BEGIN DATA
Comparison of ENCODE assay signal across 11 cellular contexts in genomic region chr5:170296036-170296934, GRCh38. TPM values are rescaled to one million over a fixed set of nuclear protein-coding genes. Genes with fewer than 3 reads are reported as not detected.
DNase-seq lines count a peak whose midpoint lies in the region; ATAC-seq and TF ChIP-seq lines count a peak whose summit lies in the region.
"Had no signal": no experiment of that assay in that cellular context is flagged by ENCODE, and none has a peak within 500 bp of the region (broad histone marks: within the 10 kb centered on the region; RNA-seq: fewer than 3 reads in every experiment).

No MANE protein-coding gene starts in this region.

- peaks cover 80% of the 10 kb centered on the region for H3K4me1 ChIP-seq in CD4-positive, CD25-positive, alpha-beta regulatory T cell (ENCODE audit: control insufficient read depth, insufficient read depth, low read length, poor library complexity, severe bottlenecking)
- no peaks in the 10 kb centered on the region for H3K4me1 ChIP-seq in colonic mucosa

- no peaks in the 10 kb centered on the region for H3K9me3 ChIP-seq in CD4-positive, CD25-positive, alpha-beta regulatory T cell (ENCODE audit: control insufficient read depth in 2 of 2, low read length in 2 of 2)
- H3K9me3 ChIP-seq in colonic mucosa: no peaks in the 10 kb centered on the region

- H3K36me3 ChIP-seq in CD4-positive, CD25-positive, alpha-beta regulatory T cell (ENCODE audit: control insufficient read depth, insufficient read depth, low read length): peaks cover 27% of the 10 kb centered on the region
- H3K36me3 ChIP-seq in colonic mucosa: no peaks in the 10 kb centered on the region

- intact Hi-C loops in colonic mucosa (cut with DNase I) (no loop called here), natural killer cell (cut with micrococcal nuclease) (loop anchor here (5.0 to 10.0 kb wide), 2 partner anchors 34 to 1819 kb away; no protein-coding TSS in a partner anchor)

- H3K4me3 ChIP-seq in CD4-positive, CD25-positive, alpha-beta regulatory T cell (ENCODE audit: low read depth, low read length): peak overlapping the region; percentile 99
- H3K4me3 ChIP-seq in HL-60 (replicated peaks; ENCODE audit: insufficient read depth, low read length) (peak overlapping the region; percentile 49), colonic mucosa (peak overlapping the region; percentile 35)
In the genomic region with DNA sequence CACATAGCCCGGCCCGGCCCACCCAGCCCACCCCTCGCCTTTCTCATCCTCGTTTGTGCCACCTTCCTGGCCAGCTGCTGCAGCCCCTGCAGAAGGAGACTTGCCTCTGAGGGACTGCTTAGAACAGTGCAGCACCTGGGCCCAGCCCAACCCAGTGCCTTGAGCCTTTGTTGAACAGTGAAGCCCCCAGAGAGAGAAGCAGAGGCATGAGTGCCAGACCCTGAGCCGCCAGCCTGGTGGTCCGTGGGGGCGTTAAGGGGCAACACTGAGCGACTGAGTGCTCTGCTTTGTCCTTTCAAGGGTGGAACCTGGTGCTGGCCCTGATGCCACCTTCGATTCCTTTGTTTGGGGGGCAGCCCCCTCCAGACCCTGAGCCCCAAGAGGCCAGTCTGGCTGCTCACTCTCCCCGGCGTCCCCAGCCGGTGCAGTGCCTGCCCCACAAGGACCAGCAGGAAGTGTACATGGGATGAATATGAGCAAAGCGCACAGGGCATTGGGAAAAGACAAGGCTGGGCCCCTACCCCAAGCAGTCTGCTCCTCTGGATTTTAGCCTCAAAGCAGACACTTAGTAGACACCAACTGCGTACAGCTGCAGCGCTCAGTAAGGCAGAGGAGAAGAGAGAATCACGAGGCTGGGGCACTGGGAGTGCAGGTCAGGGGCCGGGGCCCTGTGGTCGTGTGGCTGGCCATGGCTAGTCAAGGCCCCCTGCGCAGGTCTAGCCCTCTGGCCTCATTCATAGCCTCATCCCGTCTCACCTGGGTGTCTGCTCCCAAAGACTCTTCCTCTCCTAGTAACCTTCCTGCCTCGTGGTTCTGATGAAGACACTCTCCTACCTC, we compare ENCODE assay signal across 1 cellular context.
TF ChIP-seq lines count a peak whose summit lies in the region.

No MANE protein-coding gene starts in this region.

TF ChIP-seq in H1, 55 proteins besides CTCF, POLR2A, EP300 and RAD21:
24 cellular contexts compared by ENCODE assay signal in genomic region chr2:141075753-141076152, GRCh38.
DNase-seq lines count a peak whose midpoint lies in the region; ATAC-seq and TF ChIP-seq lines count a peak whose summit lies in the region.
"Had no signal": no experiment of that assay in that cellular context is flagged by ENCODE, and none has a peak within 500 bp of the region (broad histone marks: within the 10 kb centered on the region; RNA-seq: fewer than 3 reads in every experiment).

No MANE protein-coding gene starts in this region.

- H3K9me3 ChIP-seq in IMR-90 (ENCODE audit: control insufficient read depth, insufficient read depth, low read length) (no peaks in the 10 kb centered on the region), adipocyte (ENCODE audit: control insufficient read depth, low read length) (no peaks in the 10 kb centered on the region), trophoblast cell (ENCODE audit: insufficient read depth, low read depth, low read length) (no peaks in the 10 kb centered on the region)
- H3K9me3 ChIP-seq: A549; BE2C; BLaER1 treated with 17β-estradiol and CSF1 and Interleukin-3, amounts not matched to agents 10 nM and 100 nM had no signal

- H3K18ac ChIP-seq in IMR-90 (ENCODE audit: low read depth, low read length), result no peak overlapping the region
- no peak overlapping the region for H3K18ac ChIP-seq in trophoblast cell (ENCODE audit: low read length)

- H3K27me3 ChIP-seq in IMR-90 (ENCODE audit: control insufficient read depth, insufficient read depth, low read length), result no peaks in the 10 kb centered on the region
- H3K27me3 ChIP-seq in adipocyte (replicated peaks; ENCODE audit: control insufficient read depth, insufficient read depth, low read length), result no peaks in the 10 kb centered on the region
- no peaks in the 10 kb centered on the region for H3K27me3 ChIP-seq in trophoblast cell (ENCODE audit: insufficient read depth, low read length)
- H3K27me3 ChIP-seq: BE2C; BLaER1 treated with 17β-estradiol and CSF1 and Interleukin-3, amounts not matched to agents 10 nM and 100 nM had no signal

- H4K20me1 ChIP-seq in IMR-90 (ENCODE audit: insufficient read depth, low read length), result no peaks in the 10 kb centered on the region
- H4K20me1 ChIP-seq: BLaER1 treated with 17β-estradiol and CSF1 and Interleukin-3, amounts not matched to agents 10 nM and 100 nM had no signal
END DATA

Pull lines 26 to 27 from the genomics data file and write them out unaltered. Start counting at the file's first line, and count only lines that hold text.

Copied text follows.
- H3K27me3 ChIP-seq in IMR-90 (ENCODE audit: control insufficient read depth, insufficient read depth, low read length), result no peaks in the 10 kb centered on the region
- H3K27me3 ChIP-seq in adipocyte (replicated peaks; ENCODE audit: control insufficient read depth, insufficient read depth, low read length), result no peaks in the 10 kb centered on the region